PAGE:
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Pfizer’s new antibiotic combination offers new hope for multidrug-resistant infections

In a development that could offer new hope for multidrug-resistant infections, US pharmaceutical giant Pfizer has recently announced that its investigational antibiotic combination aztreonam-avibactam has shown positive results in treating serious bacterial infections due to Gram-negative bacteria, including Metallo-β-lactamase (MBL)-producing multidrug-resistant pathogens for which there are limited or no treatment options.

The drug major said in a statement that the Phase 3 programme, which included the REVISIT (NCT03329092) and ASSEMBLE (NCT03580044) studies evaluating the efficacy, safety, and tolerability of the novel investigational antibiotic combination, discovered that the drug is effective and well-tolerated, with no new safety findings and a safety profile similar to aztreonam alone.

Commenting on the trial results, James Rusnak, Senior Vice President and Chief Development Officer, Internal Medicine, Anti-Infectives and Hospital at Pfizer, said, “We believe these data demonstrate that ATM-AVI if approved, could be an important treatment option for patients with life-threatening bacterial infections that are resistant to almost all currently available antibiotics.”

“We are committed to meeting this critical need and helping to address the global health threat of antimicrobial resistance,” he added.

The REVISIT study compared ATM-AVI metronidazole (MTZ) to meropenem (MER) colistin (COL) for the treatment of complicated intra-abdominal infections, hospital-acquired pneumonia, and ventilator-associated pneumonia, and discovered that all-cause mortality on day 28 was nearly half (10.8%) in the ATM-AVI MTZ group compared to 19.4% in the MER COL group.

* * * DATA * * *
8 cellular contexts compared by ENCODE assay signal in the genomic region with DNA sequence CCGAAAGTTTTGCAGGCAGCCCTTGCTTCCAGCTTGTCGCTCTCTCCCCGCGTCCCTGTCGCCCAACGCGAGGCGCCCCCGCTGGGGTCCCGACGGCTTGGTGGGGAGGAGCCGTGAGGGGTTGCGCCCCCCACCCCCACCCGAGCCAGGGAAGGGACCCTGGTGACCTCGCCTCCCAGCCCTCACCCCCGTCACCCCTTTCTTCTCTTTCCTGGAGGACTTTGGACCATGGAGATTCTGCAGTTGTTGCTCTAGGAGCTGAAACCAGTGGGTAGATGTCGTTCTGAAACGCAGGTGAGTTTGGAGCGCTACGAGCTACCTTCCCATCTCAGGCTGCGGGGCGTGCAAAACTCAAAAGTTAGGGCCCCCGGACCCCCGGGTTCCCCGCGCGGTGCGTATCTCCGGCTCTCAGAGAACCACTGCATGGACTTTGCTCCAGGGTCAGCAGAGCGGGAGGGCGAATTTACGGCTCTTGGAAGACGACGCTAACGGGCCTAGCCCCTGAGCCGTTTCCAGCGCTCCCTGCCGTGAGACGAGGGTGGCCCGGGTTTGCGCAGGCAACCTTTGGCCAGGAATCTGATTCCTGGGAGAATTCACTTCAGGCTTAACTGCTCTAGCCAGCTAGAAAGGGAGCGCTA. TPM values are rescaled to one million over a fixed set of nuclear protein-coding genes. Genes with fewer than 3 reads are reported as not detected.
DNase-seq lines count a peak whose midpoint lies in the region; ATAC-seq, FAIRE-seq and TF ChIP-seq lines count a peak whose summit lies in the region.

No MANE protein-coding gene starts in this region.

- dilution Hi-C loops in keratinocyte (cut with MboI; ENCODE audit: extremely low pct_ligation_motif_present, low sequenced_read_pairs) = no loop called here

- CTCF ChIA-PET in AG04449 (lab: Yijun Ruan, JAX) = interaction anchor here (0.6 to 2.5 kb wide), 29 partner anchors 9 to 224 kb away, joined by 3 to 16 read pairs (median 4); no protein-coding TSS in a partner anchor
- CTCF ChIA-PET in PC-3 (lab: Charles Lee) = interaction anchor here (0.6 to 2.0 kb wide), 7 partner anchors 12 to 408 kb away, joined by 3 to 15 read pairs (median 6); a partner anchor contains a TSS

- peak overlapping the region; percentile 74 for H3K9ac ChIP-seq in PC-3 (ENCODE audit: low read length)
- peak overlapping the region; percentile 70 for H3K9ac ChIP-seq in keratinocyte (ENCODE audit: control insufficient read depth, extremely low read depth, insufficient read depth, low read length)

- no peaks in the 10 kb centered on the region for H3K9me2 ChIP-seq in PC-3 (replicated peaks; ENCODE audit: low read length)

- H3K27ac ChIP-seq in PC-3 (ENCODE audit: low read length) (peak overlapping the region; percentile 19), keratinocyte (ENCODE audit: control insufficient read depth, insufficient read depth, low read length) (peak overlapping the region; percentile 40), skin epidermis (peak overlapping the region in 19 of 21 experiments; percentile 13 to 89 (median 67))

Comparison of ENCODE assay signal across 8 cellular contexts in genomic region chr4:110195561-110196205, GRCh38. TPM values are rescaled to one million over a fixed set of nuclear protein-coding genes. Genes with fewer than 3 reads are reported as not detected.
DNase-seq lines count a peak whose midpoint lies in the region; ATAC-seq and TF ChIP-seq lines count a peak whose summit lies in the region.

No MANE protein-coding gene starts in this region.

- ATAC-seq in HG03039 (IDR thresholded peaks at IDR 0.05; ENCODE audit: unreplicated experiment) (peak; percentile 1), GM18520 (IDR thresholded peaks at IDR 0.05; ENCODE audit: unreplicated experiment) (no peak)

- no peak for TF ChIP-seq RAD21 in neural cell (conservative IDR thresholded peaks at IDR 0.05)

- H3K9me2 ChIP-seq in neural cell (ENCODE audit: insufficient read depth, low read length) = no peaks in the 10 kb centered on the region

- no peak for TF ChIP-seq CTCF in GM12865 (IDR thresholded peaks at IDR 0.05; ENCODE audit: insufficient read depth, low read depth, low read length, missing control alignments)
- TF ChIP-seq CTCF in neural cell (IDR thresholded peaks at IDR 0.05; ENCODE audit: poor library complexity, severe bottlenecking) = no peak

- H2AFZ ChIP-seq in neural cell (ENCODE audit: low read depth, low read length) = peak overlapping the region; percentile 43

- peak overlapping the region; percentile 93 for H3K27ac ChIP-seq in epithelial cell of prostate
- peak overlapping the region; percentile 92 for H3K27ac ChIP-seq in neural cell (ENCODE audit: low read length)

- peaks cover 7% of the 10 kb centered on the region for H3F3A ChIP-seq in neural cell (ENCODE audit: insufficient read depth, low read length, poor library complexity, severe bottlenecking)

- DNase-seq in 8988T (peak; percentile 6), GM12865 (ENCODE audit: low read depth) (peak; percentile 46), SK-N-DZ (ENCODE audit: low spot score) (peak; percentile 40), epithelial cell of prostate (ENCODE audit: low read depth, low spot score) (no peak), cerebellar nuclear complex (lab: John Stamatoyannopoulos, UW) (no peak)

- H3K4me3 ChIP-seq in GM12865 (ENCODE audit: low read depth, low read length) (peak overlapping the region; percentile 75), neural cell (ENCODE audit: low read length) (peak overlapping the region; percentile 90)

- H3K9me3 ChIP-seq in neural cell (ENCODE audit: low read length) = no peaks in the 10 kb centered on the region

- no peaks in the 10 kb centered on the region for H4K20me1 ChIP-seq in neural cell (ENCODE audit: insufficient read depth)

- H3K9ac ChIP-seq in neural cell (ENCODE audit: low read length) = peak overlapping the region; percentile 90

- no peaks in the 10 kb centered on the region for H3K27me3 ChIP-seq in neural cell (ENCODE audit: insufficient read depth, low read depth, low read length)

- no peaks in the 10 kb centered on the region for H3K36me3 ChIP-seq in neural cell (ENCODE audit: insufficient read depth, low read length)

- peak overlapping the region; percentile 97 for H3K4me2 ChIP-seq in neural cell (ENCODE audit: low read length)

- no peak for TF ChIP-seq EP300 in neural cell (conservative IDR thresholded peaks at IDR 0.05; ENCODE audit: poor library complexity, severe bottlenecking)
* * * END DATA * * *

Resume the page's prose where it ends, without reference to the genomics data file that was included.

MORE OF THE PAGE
The ASSEMBLE trial indicated that 5/12 (41.7%) of ATM-AVI MTZ patients with infections caused by verified MBL-producing Gram-negative bacteria were healed at TOC, compared to 0/3 (0%) of those on best available therapy (BAT). ATM-AVI patients experienced TEAEs that were in line with those of aztreonam alone. No patient treated with ATM-AVI experienced a treatment-related SAE.

 “These clinical findings show that ATM-AVI, if approved, could help provide coverage against Gram-negative bacteria without compromising on efficacy or safety,” said Yehuda Carmeli, Head of the National Institute for Antibiotic Resistance and Infection Control, Tel Aviv Medical Center, Israel.

“These data are particularly promising, given the complexities of managing cIAI and HAP/VAP infections in these hospitalised, critically ill patients, and the challenges of real-world patient recruitment within this population,” he added.

Pfizer informed us that it expects to submit the full results of the studies for scientific publication.

It further informed that these data are expected to form the basis for planned regulatory filings in the European Union, United Kingdom, China, and the U.S. in the second half of 2023. 

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